"It's a lot easier to place blame on investors for searching for returns in high-growth companies than for the Fed to criticize itself for the distortions it has made in keeping monetary policy so loose for so long." -Kathleen Smith, chairman and co-founder at Renaissance Capital

The debate over Yellen's comments highlights another dilemma: Not everyone agrees on what constitutes a social media company. Watsa's list included streaming movie service Netflix, while the Solactive social media index that serves as the basis for the Global X Social Media Index ETF includes Google.

Many companies commonly called "social media'' are hybrids of more traditional e-commerce businesses, with some tacked-on social features, such as those that let Pandora Media users share songs or Groupon users get discounts on the site's daily-deal offers for referring friends. Depending on which companies one includes, the data can support almost any conclusion social media shares, T. Rowe Price's Spencer said.

Mergers in the online space—of real estate sites Zillow and Trulia, which followed only a month after Priceline.com's buy of restaurant-reservation site OpenTable—show that strategic buyers see value in related businesses as well.

"There are really only three social companies—Facebook, LinkedIn and Twitter,'' Spencer argued.

Valuations in the Internet sector are aggressive and do rely on accounting tools other than generally accepted definitions of net income, but they are nothing like 1999 or 2000, RBC Capital Markets analyst Mark Mahaney said.

Back then, Yahoo shares traded for more than 1,900 times the earnings it ultimately delivered in 2000, while Mahaney said Facebook's now commands about 46 times this year's estimated profits. Even shares attracting more investor skepticism, like Yelp and Pandora, are likely to make enough by next year to lower their 2015 price-to-EBITDA multiples to 50, Mahaney said. Yelp has high gross-profit margins that will goose total profits as the company grows, he added.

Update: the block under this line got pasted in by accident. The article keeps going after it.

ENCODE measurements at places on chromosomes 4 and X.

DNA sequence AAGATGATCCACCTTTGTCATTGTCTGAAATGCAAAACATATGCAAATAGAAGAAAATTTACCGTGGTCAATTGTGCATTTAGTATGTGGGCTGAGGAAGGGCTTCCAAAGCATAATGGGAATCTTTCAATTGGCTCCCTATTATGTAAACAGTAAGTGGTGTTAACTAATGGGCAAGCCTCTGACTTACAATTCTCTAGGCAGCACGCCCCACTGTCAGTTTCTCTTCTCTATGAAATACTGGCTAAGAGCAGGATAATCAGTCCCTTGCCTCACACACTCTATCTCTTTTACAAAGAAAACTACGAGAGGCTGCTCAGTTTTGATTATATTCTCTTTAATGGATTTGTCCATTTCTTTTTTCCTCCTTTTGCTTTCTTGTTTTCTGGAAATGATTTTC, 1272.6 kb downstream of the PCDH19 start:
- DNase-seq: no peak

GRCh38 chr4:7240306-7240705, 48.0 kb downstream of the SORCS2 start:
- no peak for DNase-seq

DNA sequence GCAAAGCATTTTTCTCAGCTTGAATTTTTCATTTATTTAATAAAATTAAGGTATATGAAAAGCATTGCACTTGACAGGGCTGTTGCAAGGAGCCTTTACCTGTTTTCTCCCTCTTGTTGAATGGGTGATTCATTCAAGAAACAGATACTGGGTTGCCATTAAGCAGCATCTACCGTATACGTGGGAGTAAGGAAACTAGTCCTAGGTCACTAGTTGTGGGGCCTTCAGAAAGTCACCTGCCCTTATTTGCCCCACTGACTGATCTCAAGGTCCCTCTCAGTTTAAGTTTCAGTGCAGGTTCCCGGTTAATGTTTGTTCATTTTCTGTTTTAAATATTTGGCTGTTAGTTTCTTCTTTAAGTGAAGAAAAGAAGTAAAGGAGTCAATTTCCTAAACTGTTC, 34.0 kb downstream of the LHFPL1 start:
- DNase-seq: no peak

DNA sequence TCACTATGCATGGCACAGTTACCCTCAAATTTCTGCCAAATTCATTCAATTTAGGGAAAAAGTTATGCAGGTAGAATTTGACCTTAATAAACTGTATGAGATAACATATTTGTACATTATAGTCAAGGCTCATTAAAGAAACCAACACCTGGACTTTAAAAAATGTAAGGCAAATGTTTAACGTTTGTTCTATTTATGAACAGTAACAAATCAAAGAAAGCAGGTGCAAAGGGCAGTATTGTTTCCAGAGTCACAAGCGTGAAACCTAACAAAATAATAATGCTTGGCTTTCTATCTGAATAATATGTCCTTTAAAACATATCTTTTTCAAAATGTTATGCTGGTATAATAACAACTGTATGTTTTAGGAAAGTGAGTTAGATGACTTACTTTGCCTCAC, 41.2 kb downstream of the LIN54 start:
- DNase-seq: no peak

"If you look at Facebook, it's just gushing cash,'' Mahaney said.

Even Twitter, which lost $277 million in the first half of the year under standard accounting rules, had an operating cash flow of $124.4 million, up 12-fold from last year. The company reinvested most of it in product development.

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Analysts' targets also assume no more than five more years before profit growth at social media companies slows to the same pace as the rest of the economy, Squali said.

Stretched valuations—or stretching the truth?

Losses in social media stocks since Yellen's remarks have been biggest in companies that were already out of favor, like daily-deal sharing site Groupon and former social-gaming leader Zynga. Both missed second-quarter forecasts and were punished by the market, extending Zynga's loss since early 2012 to 82 percent and Groupon's drop from its 2011 peak to 81 percent.

Some economists praised Yellen for paying attention to even a small hotspot of speculation, even as they downplayed the risk. The social media sector, especially without the Big Three of Facebook, LinkedIn and Twitter, is too small to become a systemic problem, so Yellen probably "fingered these stocks to show that policymakers are carefully monitoring for potential bubbles,'' Moody's Analytics chief economist Mark Zandi said.

Others were less kind.

"It's a lot easier to place blame on investors for searching for returns in high-growth companies than for the Fed to criticize itself for the distortions it has made in keeping monetary policy so loose for so long," said Kathleen Smith, chairman and co-founder at Renaissance Capital. The Renaissance IPO ETF—which has Twitter as its No. 1 holding—is flat over the past month.

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The month since Yellen spoke proves two things: Social media is growing fast enough in general that bubble talk can be misplaced, and investors can still get burned if they don't pick stocks carefully.

"Over time, you might not be able to make a living without very closely vetting the fundamentals,'' Spencer said.

By Tim Mullaney, special to CNBC.com